Looking at clouds from both sides now
Ghan, Steven J. - Pacific Northwest National Laboratory
Zhang, Zhibo - University of Maryland, Baltimore County
Area of research:
Journal Reference:Zhang Z, X Dong, B Xi, H Song, P Ma, S Ghan, S Platnick, and P Minnis. 2017. "Inter-comparisons of marine boundary layer cloud properties from the ARM CAP-MBL campaign and two MODIS cloud products." Journal of Geophysical Research: Atmospheres, 122(4), 10.1002/2016JD025763.
The impact of clouds on the reflection of sunlight to space depends on two key properties: cloud optical depth and droplet effective radius. Satellites provide nearly global coverage of these cloud properties, but the accuracy of the retrievals has not been evaluated. This study used ground-based retrievals to evaluate the satellite retrievals, and found good agreement for cloud optical depth and an understandable bias for droplet effective radius.
The agreement between the retrievals suggests that satellite retrievals can be used to evaluate the global distribution of cloud properties simulated by climate models.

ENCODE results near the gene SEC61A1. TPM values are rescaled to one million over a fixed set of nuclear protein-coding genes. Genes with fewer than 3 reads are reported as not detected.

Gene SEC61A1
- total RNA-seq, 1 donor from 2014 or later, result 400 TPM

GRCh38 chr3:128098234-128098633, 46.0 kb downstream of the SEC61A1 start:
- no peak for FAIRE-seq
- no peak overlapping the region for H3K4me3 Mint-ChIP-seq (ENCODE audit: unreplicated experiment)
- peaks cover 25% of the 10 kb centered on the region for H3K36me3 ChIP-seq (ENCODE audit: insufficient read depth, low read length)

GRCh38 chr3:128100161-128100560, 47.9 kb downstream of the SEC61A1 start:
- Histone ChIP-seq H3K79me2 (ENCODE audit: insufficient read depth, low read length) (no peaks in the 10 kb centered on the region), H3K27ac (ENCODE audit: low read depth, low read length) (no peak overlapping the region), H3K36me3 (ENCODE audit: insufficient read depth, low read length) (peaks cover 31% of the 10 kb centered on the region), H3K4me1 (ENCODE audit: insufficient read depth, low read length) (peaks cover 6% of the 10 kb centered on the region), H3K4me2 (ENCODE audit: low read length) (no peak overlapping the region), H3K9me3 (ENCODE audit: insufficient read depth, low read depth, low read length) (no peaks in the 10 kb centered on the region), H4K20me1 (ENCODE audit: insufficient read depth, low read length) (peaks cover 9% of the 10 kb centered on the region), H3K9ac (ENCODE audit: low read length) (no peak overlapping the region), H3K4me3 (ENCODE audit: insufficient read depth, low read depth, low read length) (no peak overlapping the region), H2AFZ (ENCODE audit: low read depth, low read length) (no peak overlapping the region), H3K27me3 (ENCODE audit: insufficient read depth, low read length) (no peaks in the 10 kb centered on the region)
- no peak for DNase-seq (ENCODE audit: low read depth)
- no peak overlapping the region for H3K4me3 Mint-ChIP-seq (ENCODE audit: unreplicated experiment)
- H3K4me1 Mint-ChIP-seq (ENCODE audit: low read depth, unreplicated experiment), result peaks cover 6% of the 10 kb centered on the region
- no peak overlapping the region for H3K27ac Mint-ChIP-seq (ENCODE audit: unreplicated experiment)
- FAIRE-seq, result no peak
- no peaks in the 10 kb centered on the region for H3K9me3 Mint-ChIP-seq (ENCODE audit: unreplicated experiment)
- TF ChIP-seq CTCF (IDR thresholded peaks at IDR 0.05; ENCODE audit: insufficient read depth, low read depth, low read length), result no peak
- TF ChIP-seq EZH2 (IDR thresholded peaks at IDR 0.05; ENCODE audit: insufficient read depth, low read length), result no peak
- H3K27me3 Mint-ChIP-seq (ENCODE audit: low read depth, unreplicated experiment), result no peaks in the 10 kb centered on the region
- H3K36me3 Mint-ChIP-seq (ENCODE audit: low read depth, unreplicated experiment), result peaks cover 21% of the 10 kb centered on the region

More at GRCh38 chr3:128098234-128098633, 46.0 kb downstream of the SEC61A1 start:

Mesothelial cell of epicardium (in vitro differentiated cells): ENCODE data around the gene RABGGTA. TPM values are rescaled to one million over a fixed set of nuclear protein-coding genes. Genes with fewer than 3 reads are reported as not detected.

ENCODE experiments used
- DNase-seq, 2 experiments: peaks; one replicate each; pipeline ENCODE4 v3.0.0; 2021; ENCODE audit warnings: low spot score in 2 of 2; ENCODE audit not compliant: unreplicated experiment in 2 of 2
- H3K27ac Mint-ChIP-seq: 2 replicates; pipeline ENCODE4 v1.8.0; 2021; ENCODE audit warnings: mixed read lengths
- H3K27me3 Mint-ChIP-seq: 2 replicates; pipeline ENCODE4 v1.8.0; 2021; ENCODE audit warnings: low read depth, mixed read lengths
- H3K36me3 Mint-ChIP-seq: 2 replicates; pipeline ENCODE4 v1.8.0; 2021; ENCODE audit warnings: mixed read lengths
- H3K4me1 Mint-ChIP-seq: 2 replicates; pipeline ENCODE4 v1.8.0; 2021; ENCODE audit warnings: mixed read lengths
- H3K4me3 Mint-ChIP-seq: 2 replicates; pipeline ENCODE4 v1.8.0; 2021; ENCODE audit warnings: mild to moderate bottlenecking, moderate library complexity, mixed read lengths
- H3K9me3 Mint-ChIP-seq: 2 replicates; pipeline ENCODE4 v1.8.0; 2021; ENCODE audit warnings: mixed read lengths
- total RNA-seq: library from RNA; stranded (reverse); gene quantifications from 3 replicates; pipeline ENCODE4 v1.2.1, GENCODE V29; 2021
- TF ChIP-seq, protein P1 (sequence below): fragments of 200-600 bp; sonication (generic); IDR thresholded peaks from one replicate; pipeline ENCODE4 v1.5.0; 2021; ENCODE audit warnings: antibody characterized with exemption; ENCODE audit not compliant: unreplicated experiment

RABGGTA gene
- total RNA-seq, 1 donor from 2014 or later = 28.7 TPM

Satellites provide nearly global coverage of cloud measurements, while ground-based instruments provide higher accuracy. Now, researchers at University of Maryland – Baltimore County, University of Arizona, University of North Dakota, Pacific Northwest National Laboratory, NASA Goddard Space Flight Center, and NASA Langley Research Center have used co-located measurements over an Atmospheric Radiation Measurement (ARM) site on an Atlantic island to quantify how well the retrievals from those instruments agree. Their analysis found good agreement between two different sets of retrievals from the Moderate Resolution Imaging Spectroradiometer (MODIS) satellite instrument for cloud optical depth and droplet effective radius, and good agreement between MODIS and ARM retrievals of cloud optical depth. But the MODIS and ARM retrievals of droplet effective radius are consistently different. This offset was attributed to the different viewing angle of the instruments, with MODIS sensing droplet radius near cloud top and ARM sensing droplet radius near cloud base, where droplets are smaller. As expected, the comparison of the MODIS and ARM retrievals depends on how close the retrievals were to each other.